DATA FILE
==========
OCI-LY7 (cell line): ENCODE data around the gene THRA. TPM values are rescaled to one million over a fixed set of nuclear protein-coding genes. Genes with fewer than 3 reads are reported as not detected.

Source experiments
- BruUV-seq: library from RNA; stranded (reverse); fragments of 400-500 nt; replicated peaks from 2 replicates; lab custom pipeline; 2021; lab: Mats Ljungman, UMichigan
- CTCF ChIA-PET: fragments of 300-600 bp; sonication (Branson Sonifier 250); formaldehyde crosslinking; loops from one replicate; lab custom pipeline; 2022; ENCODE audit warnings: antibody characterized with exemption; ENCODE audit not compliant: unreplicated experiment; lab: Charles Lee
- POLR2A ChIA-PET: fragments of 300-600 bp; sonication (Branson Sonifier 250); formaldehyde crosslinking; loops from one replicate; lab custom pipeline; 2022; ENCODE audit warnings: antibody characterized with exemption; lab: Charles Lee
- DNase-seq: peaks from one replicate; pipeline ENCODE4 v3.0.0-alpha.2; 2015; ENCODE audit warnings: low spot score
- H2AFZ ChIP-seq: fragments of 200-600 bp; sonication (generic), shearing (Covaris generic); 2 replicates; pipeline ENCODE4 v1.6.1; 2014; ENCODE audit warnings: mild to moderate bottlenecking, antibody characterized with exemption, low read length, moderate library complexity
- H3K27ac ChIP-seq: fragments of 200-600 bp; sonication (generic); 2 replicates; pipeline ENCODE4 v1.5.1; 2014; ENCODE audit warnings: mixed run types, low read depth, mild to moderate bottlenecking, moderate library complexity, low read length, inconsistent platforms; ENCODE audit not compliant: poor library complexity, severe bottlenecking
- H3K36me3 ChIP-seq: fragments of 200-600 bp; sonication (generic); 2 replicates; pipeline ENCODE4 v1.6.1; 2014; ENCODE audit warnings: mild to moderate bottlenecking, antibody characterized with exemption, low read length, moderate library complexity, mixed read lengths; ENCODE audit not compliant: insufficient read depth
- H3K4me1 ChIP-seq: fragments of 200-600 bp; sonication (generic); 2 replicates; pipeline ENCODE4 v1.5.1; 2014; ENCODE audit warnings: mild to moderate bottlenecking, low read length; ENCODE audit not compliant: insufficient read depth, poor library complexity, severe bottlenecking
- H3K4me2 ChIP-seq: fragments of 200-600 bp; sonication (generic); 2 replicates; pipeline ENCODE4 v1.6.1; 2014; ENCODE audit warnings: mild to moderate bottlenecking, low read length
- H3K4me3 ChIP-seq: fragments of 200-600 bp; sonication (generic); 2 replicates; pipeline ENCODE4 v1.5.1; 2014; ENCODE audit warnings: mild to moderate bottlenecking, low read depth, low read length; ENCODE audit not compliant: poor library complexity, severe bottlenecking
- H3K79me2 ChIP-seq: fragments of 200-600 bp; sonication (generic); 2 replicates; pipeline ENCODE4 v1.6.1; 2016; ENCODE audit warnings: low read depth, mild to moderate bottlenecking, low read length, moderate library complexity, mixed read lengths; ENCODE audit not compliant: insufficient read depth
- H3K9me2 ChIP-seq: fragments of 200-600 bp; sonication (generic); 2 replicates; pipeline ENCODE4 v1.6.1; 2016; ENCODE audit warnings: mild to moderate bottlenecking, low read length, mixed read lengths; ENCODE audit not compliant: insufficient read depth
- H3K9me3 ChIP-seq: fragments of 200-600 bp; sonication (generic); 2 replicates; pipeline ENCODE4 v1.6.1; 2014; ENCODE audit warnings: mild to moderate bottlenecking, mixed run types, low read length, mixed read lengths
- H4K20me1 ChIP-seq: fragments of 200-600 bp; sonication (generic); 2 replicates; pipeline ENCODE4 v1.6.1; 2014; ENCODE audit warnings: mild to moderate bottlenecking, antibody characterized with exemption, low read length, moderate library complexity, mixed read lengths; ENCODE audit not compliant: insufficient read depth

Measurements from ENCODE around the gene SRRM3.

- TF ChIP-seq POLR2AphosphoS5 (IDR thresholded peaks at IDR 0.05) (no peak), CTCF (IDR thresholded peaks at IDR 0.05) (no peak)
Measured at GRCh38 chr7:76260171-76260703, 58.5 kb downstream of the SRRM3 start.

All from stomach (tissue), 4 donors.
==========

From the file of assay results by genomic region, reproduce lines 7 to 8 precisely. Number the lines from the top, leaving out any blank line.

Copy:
- H2AFZ ChIP-seq: fragments of 200-600 bp; sonication (generic), shearing (Covaris generic); 2 replicates; pipeline ENCODE4 v1.6.1; 2014; ENCODE audit warnings: mild to moderate bottlenecking, antibody characterized with exemption, low read length, moderate library complexity
- H3K27ac ChIP-seq: fragments of 200-600 bp; sonication (generic); 2 replicates; pipeline ENCODE4 v1.5.1; 2014; ENCODE audit warnings: mixed run types, low read depth, mild to moderate bottlenecking, moderate library complexity, low read length, inconsistent platforms; ENCODE audit not compliant: poor library complexity, severe bottlenecking